Understand this. I put up with Weezer’s cover of Toto’s “Africa” for as long as I possibly could. I get it, it was a faithful cover of the classic “yacht rock” hit.
Today, I discovered that Weezer took their swing at another classic 1980’s hit – the a-ha new wave classic “Take On Me.”
No, seriously. They even mixed in the black and white pencil animations in their tribute video for the track. See for yourself.
Rivers Cuomo … um … er … well, at least he’s a better singer than Andrew Cuomo, amirite? 😀
I guess what this means is … Weezer has now fallen into that category of classic rock bands who now mine the Top 40 vaults for cover songs to help energize their careers. Or, in Weezer’s case, if it worked for “Africa,” let’s see what else we can mine from the early days of MTV.
This is not unusual. I can show you several examples of great bands from the 1980’s, 1990’s and 2000’s who have turned to the cover song to try to jump-start their careers.
Here’s some examples.
ORCHESTRAL MANOEUVRES IN THE DARK
Dream Of Me
Yes, one of my favorite synth-pop 1980’s bands took the classic Love Unlimited Orchestra song “Love’s Theme” and built their own song upon it. It’s a great track, for sure – but it kinda takes me away from what I used to love about OMD – its creativity and vibrance.
Don’t Fear the Reaper
No. No no no no on NO NO NO NO NO NO NO NO NO!!!!
No way can this be the same Heaven 17 of “We Don’t Need This Fascist Groove Thing” and “Let Me Go.” Oh my God this is sacrilege. SACRILEGE, I SAY!! And while we’re at it … where’s the god damn cowbell? At least can’t you sneak a digital sample of a cowbell into this tripe?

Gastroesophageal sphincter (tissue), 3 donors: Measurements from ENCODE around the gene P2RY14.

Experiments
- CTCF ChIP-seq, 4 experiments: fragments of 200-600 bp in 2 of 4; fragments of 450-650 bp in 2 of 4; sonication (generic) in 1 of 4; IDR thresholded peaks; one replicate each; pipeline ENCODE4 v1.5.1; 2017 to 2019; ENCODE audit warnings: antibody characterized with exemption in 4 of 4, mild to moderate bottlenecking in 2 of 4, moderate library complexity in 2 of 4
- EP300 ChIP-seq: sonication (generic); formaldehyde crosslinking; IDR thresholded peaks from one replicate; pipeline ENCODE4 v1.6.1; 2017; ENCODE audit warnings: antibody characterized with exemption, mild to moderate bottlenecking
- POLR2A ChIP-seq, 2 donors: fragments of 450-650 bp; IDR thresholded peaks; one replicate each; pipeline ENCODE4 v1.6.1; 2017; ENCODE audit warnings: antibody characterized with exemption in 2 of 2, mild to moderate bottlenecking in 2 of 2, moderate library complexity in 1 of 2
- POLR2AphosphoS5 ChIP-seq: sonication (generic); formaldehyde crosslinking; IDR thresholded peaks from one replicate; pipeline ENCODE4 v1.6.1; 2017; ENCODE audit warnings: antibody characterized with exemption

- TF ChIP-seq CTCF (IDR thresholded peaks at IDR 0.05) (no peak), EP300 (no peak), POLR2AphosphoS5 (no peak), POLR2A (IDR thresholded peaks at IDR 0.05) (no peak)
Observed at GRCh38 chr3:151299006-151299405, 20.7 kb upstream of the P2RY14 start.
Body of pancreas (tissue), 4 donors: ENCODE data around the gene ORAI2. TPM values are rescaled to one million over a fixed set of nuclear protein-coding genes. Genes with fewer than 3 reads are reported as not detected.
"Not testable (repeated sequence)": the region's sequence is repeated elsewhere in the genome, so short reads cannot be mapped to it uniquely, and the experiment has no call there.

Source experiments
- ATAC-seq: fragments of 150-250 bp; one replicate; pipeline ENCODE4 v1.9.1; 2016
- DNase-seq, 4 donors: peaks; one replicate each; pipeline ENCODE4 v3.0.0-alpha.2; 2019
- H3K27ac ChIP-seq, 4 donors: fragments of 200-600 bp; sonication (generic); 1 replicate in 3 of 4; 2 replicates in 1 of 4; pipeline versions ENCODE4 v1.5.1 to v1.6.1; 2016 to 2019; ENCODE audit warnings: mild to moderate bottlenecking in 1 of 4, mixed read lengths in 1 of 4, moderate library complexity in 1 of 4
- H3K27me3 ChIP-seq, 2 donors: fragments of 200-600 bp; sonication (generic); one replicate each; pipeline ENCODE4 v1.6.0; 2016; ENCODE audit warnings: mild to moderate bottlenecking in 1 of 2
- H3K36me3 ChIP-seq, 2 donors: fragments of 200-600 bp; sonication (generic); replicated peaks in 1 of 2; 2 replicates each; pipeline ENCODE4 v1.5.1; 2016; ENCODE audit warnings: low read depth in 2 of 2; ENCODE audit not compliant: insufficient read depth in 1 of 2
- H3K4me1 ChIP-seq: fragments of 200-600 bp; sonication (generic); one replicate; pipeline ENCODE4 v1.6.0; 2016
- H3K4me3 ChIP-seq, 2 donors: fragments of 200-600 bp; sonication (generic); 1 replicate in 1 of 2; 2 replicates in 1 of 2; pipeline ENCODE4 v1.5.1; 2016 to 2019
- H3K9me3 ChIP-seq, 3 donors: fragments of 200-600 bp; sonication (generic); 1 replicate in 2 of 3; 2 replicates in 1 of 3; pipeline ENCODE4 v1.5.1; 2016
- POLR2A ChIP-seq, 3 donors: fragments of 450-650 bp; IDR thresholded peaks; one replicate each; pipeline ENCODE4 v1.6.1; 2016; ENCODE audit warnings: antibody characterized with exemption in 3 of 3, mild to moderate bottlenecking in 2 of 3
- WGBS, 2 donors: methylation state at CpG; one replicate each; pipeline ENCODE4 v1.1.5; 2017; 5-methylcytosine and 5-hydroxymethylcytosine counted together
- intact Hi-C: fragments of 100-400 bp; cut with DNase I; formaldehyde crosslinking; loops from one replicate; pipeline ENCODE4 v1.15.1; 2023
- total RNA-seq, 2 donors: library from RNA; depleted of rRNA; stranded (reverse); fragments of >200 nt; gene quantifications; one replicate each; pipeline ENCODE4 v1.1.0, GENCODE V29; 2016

I want to know what coked-up record company executive thought it would be a good idea to have Simon LeBon and Duran Duran cover this classic Grandmaster Flash (actually Grandmaster and Melle Mel) track. Not only that, but they sucked out all the social angst of the song – where the original “White Lines” was an anti-cocaine smash in the vein of other GMF5 songs like “New York, New York” and “The Message” and the like … this track sounds more like a boy band horsing around in the studio. Please no. Never.
I Can See For Miles
Look, I get it. This is really about 2/5ths of the classic Styx lineup. But even 2/5ths of the lineup would include James “JY” Young and Tommy Shaw, and I still can’t believe they’re reduced to an album of classic rock covers. JY and Tommy better find Dennis DeYoung and patch things up right now. Look, I’ll even forgive “Mr. Roboto” and “Music Time” and some of their mid-80’s clunkers, just don’t put out any more trifle like this ever again.
I Want To Hold Your Hand
Okay, this is kinda goofy. I get it. The Smithereens recorded the entire US version of “Meet the Beatles” in their own classic New Jersey power pop style. And I do enjoy it. Although I’d rather here “Behind the Wall of Sleep” or “Blood and Roses” or “A Girl Like You” – but at least these sorta sound like the Smithereens rocking with some classic tracks.
And these are just a start.
The other end of this is when artists cover their own classic hits and re-release them as singles and promoted tracks.
I Honestly Love You
This 1998 version of her classic 1970’s ballad … man, can the track get … any … freakin … slower? Actually, I shouldn’t complain that loudly … heck, a longer song means I get to stare at Olivia Newton-John for a longer period of time … so it balances out, amirite?
So if you feel the way I feel … that you want to dust off these artists’ original records and listen to them again … I’m good with that. But I’d rather hear new material from these artists, when possible (unless the lead singer of the Smithereens is recording from a heavenly studio), than to hear them go for cover tracks of songs that really don’t fit their styles.
Yeah, and I’m still looking for aspirin after hearing that Heaven 17 cover of “Don’t Fear the Reaper.” Migraines … migraines…